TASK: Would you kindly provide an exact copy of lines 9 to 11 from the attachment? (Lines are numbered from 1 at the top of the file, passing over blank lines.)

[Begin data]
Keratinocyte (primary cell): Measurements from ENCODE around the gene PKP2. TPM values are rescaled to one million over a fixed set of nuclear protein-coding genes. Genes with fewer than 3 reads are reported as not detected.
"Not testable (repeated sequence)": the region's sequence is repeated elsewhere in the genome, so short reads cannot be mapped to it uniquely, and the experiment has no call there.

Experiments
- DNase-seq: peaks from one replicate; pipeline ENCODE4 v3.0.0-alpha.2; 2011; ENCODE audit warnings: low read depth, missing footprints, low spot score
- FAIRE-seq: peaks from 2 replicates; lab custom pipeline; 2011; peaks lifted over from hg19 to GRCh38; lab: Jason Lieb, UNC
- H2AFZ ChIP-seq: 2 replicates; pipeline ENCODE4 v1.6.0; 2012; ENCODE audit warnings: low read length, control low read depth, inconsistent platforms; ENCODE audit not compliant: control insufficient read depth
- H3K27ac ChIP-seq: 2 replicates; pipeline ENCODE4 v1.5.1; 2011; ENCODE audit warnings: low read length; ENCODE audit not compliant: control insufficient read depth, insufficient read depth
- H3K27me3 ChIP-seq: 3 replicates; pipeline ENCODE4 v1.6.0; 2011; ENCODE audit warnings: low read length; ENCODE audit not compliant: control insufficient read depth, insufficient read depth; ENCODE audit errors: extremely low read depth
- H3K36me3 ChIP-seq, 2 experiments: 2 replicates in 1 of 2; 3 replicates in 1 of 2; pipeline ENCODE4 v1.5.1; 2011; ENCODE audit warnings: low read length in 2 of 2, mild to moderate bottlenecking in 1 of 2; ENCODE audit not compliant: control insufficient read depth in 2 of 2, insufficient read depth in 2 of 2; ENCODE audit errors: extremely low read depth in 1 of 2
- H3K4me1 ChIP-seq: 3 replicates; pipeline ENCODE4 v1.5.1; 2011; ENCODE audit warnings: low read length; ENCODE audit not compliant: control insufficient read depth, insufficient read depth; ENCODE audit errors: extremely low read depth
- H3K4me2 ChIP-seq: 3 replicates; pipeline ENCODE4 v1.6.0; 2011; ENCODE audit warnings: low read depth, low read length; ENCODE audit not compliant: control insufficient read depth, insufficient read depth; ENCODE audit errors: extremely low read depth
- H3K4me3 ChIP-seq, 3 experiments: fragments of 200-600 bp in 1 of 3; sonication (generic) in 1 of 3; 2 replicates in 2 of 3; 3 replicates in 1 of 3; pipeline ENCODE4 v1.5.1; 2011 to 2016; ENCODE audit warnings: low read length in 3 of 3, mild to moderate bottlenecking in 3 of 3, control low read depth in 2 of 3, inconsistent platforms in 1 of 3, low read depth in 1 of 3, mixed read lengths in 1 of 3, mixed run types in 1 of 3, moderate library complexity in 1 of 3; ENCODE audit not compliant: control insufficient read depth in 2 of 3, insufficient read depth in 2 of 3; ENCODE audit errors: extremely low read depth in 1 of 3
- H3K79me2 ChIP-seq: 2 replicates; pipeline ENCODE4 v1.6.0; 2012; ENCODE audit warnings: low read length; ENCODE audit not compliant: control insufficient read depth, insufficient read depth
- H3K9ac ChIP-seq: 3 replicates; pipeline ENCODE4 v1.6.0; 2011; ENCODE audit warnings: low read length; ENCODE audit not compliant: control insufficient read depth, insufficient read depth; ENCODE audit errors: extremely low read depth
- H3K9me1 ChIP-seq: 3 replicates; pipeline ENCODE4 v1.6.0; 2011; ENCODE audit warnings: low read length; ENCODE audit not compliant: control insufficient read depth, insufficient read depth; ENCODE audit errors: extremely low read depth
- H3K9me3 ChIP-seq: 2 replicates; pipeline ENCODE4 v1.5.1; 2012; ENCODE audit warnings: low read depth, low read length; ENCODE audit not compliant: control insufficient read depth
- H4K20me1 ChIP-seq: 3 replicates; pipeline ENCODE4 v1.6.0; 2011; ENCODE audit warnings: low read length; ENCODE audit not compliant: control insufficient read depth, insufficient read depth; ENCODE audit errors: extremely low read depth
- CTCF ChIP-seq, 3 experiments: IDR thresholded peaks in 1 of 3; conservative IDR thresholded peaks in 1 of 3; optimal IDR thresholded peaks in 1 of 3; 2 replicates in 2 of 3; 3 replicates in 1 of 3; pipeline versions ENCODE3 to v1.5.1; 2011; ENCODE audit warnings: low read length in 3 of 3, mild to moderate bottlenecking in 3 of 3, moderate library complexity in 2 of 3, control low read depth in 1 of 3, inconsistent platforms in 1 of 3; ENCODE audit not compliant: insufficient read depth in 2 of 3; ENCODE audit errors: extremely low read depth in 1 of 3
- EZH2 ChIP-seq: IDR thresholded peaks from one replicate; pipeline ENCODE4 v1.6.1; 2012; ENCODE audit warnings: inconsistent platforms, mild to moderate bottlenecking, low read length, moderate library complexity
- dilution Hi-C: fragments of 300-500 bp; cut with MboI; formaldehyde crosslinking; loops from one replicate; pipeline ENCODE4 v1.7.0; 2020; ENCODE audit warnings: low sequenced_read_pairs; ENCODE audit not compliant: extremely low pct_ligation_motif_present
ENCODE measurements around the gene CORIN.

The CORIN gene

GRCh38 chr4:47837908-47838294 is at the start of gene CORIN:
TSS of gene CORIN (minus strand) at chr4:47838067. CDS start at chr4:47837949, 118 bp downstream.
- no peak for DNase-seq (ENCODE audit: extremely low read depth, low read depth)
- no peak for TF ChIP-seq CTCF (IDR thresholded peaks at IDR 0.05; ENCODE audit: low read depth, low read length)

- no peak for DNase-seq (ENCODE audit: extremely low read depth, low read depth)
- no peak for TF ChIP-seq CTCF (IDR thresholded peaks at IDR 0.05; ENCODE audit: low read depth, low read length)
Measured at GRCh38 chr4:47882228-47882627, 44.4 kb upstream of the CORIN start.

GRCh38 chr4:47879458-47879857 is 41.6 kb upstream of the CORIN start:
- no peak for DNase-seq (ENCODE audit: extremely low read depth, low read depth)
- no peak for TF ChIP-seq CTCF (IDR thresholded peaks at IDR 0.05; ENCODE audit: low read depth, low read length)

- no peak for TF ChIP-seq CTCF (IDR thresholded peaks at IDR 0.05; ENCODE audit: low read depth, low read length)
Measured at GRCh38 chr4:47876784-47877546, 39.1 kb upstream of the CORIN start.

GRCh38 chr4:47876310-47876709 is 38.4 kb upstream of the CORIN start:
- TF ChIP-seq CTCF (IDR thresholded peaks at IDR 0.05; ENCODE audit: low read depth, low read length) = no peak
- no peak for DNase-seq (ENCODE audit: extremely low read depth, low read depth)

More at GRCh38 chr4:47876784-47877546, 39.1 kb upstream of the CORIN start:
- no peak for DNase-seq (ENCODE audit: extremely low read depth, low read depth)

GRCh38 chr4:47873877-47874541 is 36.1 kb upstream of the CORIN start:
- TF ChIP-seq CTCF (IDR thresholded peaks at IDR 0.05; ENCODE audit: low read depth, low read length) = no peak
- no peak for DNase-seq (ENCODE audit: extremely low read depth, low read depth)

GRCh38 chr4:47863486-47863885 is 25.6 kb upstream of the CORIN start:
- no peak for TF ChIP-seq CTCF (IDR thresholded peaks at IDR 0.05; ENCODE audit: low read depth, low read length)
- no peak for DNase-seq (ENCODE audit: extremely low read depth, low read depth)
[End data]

- H3K36me3 ChIP-seq, 2 experiments: 2 replicates in 1 of 2; 3 replicates in 1 of 2; pipeline ENCODE4 v1.5.1; 2011; ENCODE audit warnings: low read length in 2 of 2, mild to moderate bottlenecking in 1 of 2; ENCODE audit not compliant: control insufficient read depth in 2 of 2, insufficient read depth in 2 of 2; ENCODE audit errors: extremely low read depth in 1 of 2
- H3K4me1 ChIP-seq: 3 replicates; pipeline ENCODE4 v1.5.1; 2011; ENCODE audit warnings: low read length; ENCODE audit not compliant: control insufficient read depth, insufficient read depth; ENCODE audit errors: extremely low read depth
- H3K4me2 ChIP-seq: 3 replicates; pipeline ENCODE4 v1.6.0; 2011; ENCODE audit warnings: low read depth, low read length; ENCODE audit not compliant: control insufficient read depth, insufficient read depth; ENCODE audit errors: extremely low read depth